Two Surveys Reveal American Struggles, Drug Swapping
> 4/30/2008 12:41:17 PM

Data released today from two new surveys painted a troubling picture on two fronts. In one survey of over 100,000 Americans, Gallup found that roughly the same number consider themselves to be thriving as struggling. More worrisome is that the latter group has swelled by more than 25 percent in the last two years.

Gallup asked respondents to rate their well-being on a scale from 0 to 10, with 0 being the worst and 10 being the best. Nearly half of the survey's participants responded that they felt they were a 7 or above, which is considered to be "thriving." 47 percent of the respondents said that they were between a 4 and a 7, a group that Gallup calls "struggling." 4 percent of respondents said they were a 4 or below, which is considered "suffering." In 2006, 37 percent of Americans were found to be in the struggling category. Peripheral measures in the same survey dispelled some of the fears of widespread malaise, as 89 percent of respondents said they experienced happiness "during a lot of the day yesterday." More troubling though, on the same question 38 percent said they felt stress and 30 percent said they felt worry. While Gallup's definition of "struggling" is vague and far from clinical, the data seems to indicate that while on a day-to-day level many feel content, in a more general sense, many Americans are displeased with their current situations. The situation seems ripe for simmering levels of stress and anxiety about the future.

In an unrelated suvey that is also making headlines this week, researchers found that drug sharing or trading among Americans is more common than previously thought. For their report that will be appearing in the American Journal of Public Health, researchers from The Academic Edge, Inc. performed 700 face-to-face interviews. They found that 23 percent of individuals had loaned their prescription medications to someone else, and that 27 percent had used another's prescription medication. The most commonly swapped drugs were allergy medications, followed by pain relievers, and antibiotics. 7 percent acknowledged sharing psychiatric medications.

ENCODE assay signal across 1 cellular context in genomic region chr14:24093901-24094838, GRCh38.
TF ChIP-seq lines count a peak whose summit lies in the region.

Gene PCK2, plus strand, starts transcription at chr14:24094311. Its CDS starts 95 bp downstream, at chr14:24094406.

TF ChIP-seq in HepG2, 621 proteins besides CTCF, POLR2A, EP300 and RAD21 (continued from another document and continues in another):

This level of drug sharing was surprising to many, but falls into line with what we've seen in the area of prescription drug abuse. The willingness to share prescription drugs of any kind speaks to a larger failing of respect for the danger of these drugs. One borrowed pill may not seem extreme, but when drugs are shared, there's no way to know how the borrower will react. Drug interactions or other poor reactions could lead to serious issues. And a pill lent is a pill that has not been taken, which can be an issue in many cases, including with antibiotics or psychiatric medications.

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